…by making it that much easier to find out if that old friend from high school that you don’t really care about—but kinda do—is getting married.
I was absentmindedly scrolling through the Facebook newsfeed yesterday morning, letting it, as it’s wont to do, gently lull my brain into submission. That’s when I saw it: Placed conspicuously in the page’s top right corner, above the “Create Event” and “1 Other App Request” icons, it read, “Timothy Thomas and Sarah Smith* got engaged.”
And I was all, “What the fuck?” Not because of Tim and Sarah’s particular nuptial bliss—as nothing I gleaned from knowing Sarah for five minutes in high school makes me believe she is unworthy of love—but because I didn’t realize this was a thing.
Facebook, through its (surprise! again!) newest feature, now tells—or should I say notifies—us when a couple’s gotten engaged. And, after a quick Google search, I discovered it will also drop you a line when said couples eventually tie their respective knot. And have babies.
They call it “Wedding and Celebrations,” and, as is the way with Facebook and all its attendant features, it is equal parts evil and brilliant.
Yet again, Zuckerberg and his minions have succeeded in first facilitating and then isolating what we, the biddable masses, are furtively scavenging for on our laptops, in dark bedrooms and poorly lit office cubicles: in this case, the knowledge that someone you vaguely know, or no longer talk to, has found (ostensibly) lasting love. Or, is settling. Either way, cue the envy/resentment/sense of superiority/Schadenfreude/despair/what have you.
It’s all deliciously shameful and, rather than letting us (or, let’s be honest, maybe just me) stalk our way into the revelation that one of your F-book pals is getting hitched or with child, they’re putting it all right there in the open, telling you to keep thinking about it because it’s good for you and… oooh, look at all the pretty pictures!
Of course, Facebook didn’t invent wedding or baby fever, just as it didn’t create jealousy, pettiness, and narcissism—the trifecta of insecurities provoked by seeing people with better lives’ glossy photos and glib wall posts. But Facebook is still an asshole for making me endlessly confront the fact that everyone I know from childhood is getting married and being an adult all of a sudden. Or, that I’m a bad person. Seriously, why can’t I muster up some joy for my betrothed acquaintances?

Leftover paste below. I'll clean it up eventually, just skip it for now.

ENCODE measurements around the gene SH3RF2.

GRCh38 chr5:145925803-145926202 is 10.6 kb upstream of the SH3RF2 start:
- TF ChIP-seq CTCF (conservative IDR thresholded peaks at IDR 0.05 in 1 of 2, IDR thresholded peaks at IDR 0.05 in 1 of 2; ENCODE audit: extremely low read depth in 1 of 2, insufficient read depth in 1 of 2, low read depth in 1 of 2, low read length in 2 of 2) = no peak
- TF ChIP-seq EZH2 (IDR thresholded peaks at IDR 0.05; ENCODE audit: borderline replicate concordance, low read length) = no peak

It’s not like any of my real (y’know, offline) friends are getting married, and I’m obviously not going to think marriage is cool till they start doing it. In fact, among the people I actually talk to, it’s taboo to even utter the word “marriage” in a self-referential context unless you’re like, at least 28. To get out of my own head, I consulted my friend Ariella Naymark, a 26-year-old Toronto expat who’s also single.
“The new feature’s annoying,” she tells me. “But, every change Facebook makes is annoying. When was the last time Facebook made a change and you were like, ‘Oh, I feel really positive about this?
“Anyways,” she continued, “it’s mostly annoying because everyone should shut up about getting engaged all the time.”
Uh huh. Did she want to get engaged, I wondered?
“Um, well… but, isn’t it always annoying when people get engaged and you’re not? How often are you like, ‘I’m so happy for them’? Mostly you’re just like, ‘No, that’s annoying of you…’ I guess I’m just shocked people are doing the things we talked about in elementary school—they, like, set life paths and actually follow through on them. I dunno, I’m just being a jerk.”
Right. So notwithstanding some seriously repressed jealousy, I think the really vexing thing about everyone you sort of know, or used to know, getting domestic all at once—and Facebook supplying endless, nauseating updates about it—is that it’s a constant reminder that real, proper adulthood is near, and, let’s be honest, even Facebook can’t save you from that.
Also, we’re jerks.
*Names have been changed.